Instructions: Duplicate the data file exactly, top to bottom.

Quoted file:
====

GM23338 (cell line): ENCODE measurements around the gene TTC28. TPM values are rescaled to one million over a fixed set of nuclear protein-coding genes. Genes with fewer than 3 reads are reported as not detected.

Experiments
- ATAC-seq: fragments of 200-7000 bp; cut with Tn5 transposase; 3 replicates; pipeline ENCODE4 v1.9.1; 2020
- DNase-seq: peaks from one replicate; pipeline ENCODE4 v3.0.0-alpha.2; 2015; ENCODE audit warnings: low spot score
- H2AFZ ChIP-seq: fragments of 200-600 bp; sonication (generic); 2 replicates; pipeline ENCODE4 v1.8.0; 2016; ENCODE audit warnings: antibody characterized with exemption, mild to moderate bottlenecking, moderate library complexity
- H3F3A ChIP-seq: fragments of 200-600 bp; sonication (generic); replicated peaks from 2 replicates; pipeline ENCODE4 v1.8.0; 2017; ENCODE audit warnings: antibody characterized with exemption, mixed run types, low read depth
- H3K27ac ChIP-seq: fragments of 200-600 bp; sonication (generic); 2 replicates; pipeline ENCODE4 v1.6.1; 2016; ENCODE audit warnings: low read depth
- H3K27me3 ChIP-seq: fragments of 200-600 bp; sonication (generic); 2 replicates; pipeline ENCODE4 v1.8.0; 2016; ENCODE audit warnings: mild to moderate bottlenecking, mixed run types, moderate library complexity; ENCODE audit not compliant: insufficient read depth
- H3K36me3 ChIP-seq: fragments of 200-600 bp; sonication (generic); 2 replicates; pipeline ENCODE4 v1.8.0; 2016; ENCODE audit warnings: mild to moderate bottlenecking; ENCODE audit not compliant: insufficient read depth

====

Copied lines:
GM23338 (cell line): ENCODE measurements around the gene TTC28. TPM values are rescaled to one million over a fixed set of nuclear protein-coding genes. Genes with fewer than 3 reads are reported as not detected.

Experiments
- ATAC-seq: fragments of 200-7000 bp; cut with Tn5 transposase; 3 replicates; pipeline ENCODE4 v1.9.1; 2020
- DNase-seq: peaks from one replicate; pipeline ENCODE4 v3.0.0-alpha.2; 2015; ENCODE audit warnings: low spot score
- H2AFZ ChIP-seq: fragments of 200-600 bp; sonication (generic); 2 replicates; pipeline ENCODE4 v1.8.0; 2016; ENCODE audit warnings: antibody characterized with exemption, mild to moderate bottlenecking, moderate library complexity
- H3F3A ChIP-seq: fragments of 200-600 bp; sonication (generic); replicated peaks from 2 replicates; pipeline ENCODE4 v1.8.0; 2017; ENCODE audit warnings: antibody characterized with exemption, mixed run types, low read depth
- H3K27ac ChIP-seq: fragments of 200-600 bp; sonication (generic); 2 replicates; pipeline ENCODE4 v1.6.1; 2016; ENCODE audit warnings: low read depth
- H3K27me3 ChIP-seq: fragments of 200-600 bp; sonication (generic); 2 replicates; pipeline ENCODE4 v1.8.0; 2016; ENCODE audit warnings: mild to moderate bottlenecking, mixed run types, moderate library complexity; ENCODE audit not compliant: insufficient read depth
- H3K36me3 ChIP-seq: fragments of 200-600 bp; sonication (generic); 2 replicates; pipeline ENCODE4 v1.8.0; 2016; ENCODE audit warnings: mild to moderate bottlenecking; ENCODE audit not compliant: insufficient read depth